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Developing and nurturing a community practice clinical network for community children's nurses in Wales

27 June 2019
Volume 28 · Issue 12


Working as a children's community nurse (CCN), especially in remote and rural locations, can evoke feelings of professional isolation. Humans are by nature ‘social animals’ and the consequences of feeling isolated, and coping with distances, adverse weather and risky situations, could mean that nurses choose to work instead in more familiar and comfortable environments. This can affect retention issues and increase the risk of CCNs experiencing stress, burnout and illness-related absenteeism. The children they care for often have complex needs and parents want their CCN to be ‘on the ball’; they will feel concerned and frustrated if the CCN team lets them down. Two academics were approached by CCNs in Wales seeking ways of overcoming isolation. It was decided that the best course of action was to develop a community of practice clinical network for band 5 and 6 CCNs working in Wales, with the aim of supporting staff, sharing best practice, and promoting safe and quality-driven care. Alternating the networks among health boards, whereby the nurses decided the agenda, booked the venue, invited guest speakers, led the meeting and wrote up the minutes, was an excellent way to achieve the designated aim: reducing professional isolation. A range of clinically focused topics were discussed and debated, and the first six meetings were so effective in meeting the aim of the network that each health board is starting the cycle of hosting the network again.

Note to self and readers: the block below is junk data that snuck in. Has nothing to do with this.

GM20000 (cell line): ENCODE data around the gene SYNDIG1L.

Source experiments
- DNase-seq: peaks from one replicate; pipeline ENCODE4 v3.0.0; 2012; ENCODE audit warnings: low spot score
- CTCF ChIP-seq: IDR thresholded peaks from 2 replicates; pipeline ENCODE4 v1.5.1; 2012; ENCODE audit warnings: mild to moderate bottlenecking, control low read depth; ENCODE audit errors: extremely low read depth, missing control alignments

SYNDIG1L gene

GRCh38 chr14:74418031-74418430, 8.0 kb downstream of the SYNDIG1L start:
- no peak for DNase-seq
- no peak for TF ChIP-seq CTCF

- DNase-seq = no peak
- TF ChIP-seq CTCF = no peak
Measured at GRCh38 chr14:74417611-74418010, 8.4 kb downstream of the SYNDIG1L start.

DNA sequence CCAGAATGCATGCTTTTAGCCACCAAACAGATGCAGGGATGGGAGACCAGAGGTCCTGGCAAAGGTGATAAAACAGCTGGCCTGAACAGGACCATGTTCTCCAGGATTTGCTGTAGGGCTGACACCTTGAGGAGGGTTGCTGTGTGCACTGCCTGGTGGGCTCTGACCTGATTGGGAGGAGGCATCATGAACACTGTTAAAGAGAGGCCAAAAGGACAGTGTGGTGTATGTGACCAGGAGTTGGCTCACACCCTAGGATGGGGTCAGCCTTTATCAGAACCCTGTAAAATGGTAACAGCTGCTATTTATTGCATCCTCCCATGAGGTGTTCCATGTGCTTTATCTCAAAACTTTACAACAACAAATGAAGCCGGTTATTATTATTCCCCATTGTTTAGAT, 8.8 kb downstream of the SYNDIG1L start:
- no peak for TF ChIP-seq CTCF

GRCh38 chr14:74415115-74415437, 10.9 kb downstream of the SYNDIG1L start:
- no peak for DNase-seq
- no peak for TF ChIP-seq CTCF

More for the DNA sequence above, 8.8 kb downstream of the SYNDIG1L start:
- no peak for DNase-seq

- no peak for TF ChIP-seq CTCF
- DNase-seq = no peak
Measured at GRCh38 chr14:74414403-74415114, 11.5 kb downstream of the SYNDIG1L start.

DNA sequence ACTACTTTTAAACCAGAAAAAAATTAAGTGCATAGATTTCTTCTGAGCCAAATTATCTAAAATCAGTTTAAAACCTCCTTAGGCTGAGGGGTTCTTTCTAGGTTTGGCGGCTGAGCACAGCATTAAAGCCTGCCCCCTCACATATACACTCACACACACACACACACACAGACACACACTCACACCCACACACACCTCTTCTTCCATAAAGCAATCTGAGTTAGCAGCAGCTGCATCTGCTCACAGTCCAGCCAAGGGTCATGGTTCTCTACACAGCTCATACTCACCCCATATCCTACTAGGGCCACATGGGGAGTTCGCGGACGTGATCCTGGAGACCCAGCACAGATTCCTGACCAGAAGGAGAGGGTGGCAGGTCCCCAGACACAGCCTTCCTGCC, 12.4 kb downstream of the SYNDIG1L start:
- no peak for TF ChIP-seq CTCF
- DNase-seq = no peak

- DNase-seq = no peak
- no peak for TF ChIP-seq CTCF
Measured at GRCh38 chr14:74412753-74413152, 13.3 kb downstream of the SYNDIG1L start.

Delivering care closer to home for children and young people is part of the national and devolved governments' health agendas (Welsh Government, 2018a). Children's community nurses (CCNs) aim to enable families to sustain and maintain ‘normal’ family life and ensure that children have the best quality of life achievable (Carter and Coad, 2009). CCNs are considered ‘the bedrock of pathways for ill and disabled children’ (Department of Health, 2011) and provide expert nursing care for children in their own homes and schools (Queen's Nursing Institute (QNI), 2018). However, despite these aims, and although a substantial amount of care for children occurs in community settings, the image of a community nurse is often perceived as a role that delivers basic work, requiring little complexity, technical knowledge or activity (van Lersal et al, 2016). This perceived view of the role is frustrating for CCNs.

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